JUNEAU (AP) A public hearing was held on easing Juneau's mine permitting rules that drew strong opinions about environmental safeguards, local control and the Southeast economy.
The Juneau Assembly's Lands Committee is considering changes to a city law to make it easier to open and operate a mine in rural parts of the city. About 30 people attended the two-hour public hearing Saturday.
The Lands Committee may take action at a meeting Monday, said Chairman Randy Wanamaker.
Mining companies and their supporters argue the changes are needed because the city's existing regulations duplicate state and federal environmental reviews at great expense. Others said the rules are in place for a reason.
The existing mining ordinance calls on the city to review a large mine's socio-economic impacts and potential effects on air and water quality, safety and neighborhoods.
The proposed changes come as the Kennecott Greens Creek mine is working to expand its tailings facility on Admiralty Island and Coeur Alaska tries to reopen the Kensington mine north of Berners Bay. Both projects would be subject to city permitting.
Representatives from both companies spoke in favor of changes at Saturday's hearing. Rick Richens, vice president of Coeur Alaska, said his company spent $2 million on two previous city permit reviews.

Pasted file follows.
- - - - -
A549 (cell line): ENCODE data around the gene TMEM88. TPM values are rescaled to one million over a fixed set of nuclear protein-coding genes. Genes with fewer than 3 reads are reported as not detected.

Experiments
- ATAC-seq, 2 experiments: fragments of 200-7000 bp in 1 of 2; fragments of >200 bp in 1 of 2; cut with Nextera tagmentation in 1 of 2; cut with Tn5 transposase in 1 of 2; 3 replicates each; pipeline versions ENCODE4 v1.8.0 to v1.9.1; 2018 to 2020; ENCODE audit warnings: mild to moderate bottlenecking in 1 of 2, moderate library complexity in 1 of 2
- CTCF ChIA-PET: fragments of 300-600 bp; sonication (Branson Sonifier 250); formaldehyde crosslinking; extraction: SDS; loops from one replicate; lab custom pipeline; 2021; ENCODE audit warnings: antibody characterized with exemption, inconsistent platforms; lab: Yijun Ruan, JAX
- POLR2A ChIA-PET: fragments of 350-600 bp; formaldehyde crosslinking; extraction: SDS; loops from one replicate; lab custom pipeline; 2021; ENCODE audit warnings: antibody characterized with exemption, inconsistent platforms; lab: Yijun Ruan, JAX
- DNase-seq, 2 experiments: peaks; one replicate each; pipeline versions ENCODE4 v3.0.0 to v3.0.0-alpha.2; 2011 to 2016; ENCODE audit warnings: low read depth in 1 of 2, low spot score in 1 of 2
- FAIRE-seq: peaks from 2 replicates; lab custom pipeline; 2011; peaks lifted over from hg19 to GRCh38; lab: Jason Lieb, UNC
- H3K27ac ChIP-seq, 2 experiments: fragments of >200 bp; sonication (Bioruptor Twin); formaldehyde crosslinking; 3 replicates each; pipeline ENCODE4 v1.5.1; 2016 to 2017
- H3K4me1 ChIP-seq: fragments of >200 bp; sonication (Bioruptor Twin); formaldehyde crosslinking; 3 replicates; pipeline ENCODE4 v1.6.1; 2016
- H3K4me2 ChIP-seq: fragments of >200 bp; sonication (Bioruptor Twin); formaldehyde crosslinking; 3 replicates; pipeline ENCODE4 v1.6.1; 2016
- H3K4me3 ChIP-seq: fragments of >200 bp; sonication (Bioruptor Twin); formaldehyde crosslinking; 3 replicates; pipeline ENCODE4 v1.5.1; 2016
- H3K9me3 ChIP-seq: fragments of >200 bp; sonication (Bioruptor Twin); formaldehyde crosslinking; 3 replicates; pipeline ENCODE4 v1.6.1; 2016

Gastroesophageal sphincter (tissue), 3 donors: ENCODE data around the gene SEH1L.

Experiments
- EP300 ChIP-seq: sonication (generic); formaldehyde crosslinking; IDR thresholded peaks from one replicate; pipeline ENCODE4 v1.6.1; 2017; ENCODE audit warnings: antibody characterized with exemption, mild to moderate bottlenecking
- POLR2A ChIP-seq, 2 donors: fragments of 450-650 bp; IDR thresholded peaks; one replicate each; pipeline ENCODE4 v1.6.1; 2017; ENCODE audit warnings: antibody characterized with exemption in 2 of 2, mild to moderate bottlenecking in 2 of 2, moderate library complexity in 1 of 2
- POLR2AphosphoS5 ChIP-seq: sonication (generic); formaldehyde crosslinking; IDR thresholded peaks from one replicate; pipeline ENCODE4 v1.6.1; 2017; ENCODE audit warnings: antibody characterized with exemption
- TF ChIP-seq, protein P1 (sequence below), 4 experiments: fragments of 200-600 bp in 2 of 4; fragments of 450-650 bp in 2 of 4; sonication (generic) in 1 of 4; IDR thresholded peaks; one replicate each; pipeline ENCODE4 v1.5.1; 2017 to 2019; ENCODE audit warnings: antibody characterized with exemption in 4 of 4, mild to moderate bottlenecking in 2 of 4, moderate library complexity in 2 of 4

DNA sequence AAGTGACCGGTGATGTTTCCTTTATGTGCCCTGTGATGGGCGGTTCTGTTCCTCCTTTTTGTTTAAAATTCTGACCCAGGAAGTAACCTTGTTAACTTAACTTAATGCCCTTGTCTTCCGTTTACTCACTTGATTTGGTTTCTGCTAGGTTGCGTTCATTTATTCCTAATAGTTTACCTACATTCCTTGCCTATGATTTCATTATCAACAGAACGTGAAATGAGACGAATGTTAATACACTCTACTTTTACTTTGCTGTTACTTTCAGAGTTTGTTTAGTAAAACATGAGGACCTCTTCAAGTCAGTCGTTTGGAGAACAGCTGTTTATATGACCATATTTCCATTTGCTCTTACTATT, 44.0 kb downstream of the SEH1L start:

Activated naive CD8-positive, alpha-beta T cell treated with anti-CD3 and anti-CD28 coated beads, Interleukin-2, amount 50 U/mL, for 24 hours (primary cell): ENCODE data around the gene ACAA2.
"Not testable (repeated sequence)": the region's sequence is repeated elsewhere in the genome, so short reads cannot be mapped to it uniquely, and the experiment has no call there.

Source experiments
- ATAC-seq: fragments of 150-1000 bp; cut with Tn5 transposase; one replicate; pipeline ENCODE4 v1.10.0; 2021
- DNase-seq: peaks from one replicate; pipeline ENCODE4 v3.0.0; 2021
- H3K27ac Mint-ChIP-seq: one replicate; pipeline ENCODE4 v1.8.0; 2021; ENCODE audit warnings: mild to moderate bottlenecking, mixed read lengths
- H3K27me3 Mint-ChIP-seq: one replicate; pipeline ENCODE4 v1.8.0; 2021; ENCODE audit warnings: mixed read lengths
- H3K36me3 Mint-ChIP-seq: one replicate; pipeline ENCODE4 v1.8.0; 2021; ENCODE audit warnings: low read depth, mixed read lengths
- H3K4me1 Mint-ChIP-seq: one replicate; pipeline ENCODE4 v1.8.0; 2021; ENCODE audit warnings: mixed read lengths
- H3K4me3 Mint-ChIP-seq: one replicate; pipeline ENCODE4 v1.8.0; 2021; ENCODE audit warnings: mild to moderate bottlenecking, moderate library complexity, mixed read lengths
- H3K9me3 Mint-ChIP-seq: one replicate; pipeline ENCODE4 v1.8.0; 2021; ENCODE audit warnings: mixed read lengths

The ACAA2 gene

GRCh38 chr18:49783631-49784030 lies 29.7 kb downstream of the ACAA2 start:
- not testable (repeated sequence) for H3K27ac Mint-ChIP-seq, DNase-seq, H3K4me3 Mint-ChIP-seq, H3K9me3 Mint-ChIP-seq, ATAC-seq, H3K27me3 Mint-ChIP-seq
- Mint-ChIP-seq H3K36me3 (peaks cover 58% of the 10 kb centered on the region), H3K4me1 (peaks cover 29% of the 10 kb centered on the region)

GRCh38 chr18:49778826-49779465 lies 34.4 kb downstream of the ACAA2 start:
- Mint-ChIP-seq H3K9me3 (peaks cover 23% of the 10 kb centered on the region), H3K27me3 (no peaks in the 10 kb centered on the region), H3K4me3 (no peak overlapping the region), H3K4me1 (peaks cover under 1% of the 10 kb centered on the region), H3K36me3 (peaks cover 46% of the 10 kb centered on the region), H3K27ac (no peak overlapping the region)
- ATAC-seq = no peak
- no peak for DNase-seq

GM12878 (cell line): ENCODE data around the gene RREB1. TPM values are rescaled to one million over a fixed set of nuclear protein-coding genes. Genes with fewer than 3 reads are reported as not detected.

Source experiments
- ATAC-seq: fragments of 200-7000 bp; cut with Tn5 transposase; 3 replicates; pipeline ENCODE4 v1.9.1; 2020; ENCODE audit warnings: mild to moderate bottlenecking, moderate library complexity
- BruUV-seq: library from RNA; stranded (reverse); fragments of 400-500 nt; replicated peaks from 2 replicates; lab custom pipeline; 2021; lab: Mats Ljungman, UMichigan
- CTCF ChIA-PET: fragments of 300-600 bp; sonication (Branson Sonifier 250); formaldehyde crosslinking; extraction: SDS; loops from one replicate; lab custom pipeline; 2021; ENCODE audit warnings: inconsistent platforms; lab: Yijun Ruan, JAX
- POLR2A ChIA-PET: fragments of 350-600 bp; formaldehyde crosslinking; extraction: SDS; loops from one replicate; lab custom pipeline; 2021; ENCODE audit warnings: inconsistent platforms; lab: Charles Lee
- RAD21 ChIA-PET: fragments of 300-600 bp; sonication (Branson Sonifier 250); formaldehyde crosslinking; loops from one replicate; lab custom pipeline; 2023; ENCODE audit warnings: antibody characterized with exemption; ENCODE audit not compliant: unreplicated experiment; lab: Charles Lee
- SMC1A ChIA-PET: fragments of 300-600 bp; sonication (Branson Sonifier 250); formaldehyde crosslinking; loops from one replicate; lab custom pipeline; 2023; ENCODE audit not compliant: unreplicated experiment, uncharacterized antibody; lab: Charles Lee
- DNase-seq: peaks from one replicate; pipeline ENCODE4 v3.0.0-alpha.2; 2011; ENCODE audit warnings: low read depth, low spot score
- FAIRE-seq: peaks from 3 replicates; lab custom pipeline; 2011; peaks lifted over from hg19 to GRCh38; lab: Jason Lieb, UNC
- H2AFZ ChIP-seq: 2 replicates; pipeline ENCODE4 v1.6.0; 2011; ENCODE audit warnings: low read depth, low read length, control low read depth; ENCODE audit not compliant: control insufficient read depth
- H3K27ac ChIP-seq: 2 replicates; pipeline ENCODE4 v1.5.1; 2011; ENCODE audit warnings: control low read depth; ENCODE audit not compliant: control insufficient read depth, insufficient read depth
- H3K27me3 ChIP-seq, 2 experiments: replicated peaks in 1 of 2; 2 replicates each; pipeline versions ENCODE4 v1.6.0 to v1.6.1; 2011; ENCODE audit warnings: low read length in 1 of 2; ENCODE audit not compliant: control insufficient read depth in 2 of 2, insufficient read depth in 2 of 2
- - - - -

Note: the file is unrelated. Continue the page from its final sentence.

Coeur is not aware of any other municipalities that regulate to this degree,'' he said.
Douglas Mertz, a local attorney who was critical of plans to reopen the Kensington mine north of Juneau in the 1990s, said the city's mining ordinance was drafted by two bipartisan panels that spent weeks in open debate. The existing rules work, he said.
I cannot believe you're even considering doing this,'' he told the committee. You're proposing to open up some of the deepest wounds we've seen in this community.''
Federal and state environmental analyses can be inadequate because of financing, structure and political leanings, Mertz said.
I don't think you can say that the state and federal governments will do a better job,'' he said.
Neil MacKinnon, who served on a committee that developed the city's first mining regulations in the 1980s, said participants discussed creating different classifications for rural and urban mines at the time, but ultimately didn't separate them.
There was no consensus on the mining ordinance and I was on the group that adopted it,'' he said. The Assembly now has a chance to fix it and I encourage you to do so.''
Others urged the committee to support the changes because of mining's potential role in Juneau's economy. Coastal Helicopters owner Jim Wilson said over-regulation is driving mining companies away.
We used to have 10 mining companies come to Juneau every year doing exploration,'' he said. They've stopped coming. I urge you to support this amendment and try to get business going in this part of Alaska.''
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